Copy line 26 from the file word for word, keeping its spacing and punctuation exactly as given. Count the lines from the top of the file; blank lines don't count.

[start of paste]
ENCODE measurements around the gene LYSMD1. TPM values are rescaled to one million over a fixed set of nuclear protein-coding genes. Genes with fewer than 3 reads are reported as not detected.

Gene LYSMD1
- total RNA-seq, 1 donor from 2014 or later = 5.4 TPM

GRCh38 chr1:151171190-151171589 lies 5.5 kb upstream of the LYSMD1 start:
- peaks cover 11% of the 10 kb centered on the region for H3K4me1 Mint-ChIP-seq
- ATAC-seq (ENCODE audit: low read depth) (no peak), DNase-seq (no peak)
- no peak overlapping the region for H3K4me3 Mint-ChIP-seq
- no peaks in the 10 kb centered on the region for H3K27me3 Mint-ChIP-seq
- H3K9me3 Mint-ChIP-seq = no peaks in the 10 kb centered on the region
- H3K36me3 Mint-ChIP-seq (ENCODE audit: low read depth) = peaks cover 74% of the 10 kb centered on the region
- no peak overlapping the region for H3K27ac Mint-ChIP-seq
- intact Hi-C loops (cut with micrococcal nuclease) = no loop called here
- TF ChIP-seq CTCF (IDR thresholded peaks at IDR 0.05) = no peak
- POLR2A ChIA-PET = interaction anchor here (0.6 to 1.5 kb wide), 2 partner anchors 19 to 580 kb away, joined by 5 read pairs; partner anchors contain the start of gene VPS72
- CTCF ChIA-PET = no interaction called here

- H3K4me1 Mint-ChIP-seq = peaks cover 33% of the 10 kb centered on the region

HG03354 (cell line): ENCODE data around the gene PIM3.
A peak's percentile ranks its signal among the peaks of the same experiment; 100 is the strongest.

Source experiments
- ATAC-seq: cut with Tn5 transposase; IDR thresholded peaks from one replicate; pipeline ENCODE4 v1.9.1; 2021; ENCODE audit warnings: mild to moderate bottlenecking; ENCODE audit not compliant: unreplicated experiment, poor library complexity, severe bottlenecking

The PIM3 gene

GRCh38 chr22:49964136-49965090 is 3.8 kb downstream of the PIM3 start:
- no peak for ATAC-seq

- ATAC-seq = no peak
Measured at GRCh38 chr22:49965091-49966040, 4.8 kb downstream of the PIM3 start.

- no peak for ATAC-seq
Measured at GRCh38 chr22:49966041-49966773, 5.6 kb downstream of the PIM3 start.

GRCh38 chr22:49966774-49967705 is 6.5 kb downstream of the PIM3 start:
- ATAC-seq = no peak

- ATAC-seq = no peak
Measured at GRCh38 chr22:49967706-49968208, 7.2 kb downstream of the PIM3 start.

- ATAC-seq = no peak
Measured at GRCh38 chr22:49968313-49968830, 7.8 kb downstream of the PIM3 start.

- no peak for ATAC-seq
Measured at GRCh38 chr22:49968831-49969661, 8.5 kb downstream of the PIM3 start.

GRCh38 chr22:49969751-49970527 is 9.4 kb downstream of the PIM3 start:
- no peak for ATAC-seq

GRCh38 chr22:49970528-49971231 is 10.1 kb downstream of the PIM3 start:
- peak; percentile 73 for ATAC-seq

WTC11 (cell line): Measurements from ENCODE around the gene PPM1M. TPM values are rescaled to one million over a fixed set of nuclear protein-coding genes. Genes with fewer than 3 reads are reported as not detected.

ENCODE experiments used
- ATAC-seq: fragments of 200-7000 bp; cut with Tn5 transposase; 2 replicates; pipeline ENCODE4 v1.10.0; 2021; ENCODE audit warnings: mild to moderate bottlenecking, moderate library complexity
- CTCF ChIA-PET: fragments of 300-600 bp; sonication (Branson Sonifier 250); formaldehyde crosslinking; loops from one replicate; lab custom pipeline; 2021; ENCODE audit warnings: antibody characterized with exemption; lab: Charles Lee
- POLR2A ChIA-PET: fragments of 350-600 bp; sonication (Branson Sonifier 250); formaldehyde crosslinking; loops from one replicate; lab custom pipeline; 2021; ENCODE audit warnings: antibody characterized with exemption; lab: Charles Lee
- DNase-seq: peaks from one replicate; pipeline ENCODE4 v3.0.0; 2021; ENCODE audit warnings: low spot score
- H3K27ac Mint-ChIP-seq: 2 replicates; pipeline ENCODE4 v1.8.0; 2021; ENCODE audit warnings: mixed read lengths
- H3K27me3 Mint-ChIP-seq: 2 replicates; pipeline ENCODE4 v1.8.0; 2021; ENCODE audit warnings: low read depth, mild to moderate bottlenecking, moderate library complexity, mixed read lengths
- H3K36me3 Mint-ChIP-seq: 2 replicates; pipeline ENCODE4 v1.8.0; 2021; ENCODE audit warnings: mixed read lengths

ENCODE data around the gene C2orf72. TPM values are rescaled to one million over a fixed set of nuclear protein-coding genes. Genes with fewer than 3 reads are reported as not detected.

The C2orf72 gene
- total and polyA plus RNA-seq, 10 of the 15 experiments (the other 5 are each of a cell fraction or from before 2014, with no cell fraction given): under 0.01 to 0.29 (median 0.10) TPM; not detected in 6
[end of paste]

- no peak for ATAC-seq